Cameron and Clegg’s dilemma

The political calling for the left must be to fill the gap between the Big Society and the Big Econo

David Cameron delivered an interesting speech yesterday, and the credit for it lies squarely with Ed Miliband. The subject of the speech was "popular capitalism". It is not a phrase you will find in the coalition agreement. It was, apparently, not on the minds of Lib Dem negotiators as they shredded campaign policies and shared out ministerial positions. It has never been a feature of Osbornomics. Even orange-booker Nick Clegg took a brief break from failing to reform the constitution to become a crusader for fairer capitalism. A government that has spent its time in office trying to find an excuse to cut the 50p tax band for the super rich and allowing the fast food industry to shape public health policy was now trying to look the other way.

Cameron and Clegg have a dilemma. While oppositions can talk but not act, governments have the opposite problem. Words must be followed by action. People will be watching to see what the Deputy PM's "John Lewis economy" amounts to in practice. Whilst the cooperative sector currently amounts to only 1 per cent of the economy, what is their strategy to increase that? Likewise, people could be forgiven for wondering if David Cameron has the guts to "be tough" with the very same people who have funded him for so long.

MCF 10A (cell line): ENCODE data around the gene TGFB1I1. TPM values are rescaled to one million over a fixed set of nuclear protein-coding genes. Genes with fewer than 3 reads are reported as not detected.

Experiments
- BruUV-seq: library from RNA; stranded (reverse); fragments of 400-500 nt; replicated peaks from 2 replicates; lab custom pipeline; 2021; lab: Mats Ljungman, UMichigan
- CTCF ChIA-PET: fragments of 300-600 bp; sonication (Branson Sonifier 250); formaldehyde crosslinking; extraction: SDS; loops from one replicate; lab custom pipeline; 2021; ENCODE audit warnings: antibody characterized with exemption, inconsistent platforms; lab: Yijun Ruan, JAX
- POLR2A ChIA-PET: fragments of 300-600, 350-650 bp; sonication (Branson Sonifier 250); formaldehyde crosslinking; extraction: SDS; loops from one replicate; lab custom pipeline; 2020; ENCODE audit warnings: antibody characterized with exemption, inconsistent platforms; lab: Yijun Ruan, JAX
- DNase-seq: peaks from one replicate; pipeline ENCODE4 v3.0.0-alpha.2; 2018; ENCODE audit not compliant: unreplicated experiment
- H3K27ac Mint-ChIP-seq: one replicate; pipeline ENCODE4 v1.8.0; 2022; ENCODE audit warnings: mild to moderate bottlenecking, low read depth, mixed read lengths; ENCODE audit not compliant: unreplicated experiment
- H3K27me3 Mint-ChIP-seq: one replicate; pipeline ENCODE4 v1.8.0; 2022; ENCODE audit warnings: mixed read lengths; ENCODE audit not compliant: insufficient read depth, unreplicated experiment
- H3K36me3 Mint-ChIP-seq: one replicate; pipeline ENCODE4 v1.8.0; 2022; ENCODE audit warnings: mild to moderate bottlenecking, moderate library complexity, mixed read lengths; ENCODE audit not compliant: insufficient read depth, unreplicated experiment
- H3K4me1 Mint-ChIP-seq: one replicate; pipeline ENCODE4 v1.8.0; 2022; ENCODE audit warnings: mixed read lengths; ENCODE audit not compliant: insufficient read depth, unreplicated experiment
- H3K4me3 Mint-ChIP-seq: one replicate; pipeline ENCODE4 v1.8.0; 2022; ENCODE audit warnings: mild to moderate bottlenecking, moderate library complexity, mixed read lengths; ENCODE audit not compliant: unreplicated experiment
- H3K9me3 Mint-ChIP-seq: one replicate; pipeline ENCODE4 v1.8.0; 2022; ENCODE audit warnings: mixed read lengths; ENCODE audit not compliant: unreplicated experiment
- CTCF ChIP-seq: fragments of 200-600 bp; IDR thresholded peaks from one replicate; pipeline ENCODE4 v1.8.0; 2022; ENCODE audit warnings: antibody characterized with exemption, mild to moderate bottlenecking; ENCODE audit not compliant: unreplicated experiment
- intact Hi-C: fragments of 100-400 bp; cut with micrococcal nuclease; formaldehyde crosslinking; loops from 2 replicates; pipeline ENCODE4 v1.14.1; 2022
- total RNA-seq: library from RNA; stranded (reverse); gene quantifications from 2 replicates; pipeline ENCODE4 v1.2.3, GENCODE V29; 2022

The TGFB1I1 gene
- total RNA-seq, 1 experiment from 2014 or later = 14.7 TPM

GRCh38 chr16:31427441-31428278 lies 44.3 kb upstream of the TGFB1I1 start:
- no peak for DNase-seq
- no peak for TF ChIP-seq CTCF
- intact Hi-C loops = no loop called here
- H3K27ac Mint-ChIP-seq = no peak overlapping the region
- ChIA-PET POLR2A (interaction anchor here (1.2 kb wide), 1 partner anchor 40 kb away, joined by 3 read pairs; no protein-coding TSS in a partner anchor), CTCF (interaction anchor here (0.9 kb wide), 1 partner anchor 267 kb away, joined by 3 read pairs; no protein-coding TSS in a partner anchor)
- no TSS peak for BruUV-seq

Labour faces its own dilemma. It is notoriously difficult for oppositions to set the terms of debate, but on this -- as with phone hacking -- Ed Miliband has seized the initiative. Now the coalition is trying to buy up its political real estate, does it stick and shout louder or does it twist and push the agenda? The former will prove futile: few opposition parties can overwhelm the media might of Whitehall. Neither can the Labour Party bank on the support of a public sceptical of the coalition's desire for real change in British capitalism. The pro forma indignation about banker's bonuses will no longer cut through.

The only option is to move the debate on and call David Cameron's bluff. I've argued in my book that the Big Society is Labour's for the taking. After all, how can you preach about the fruits that come from empowering people in the public sector yet have no designs for empowerment in the private sector? If the prize is a society where people feel a greater responsibility to one another, how can we not have a message to the companies who seemingly show no sense of responsibility towards us? Yes, limit Stephen Hester's bonus, but it won't make much difference to the people that clean his office.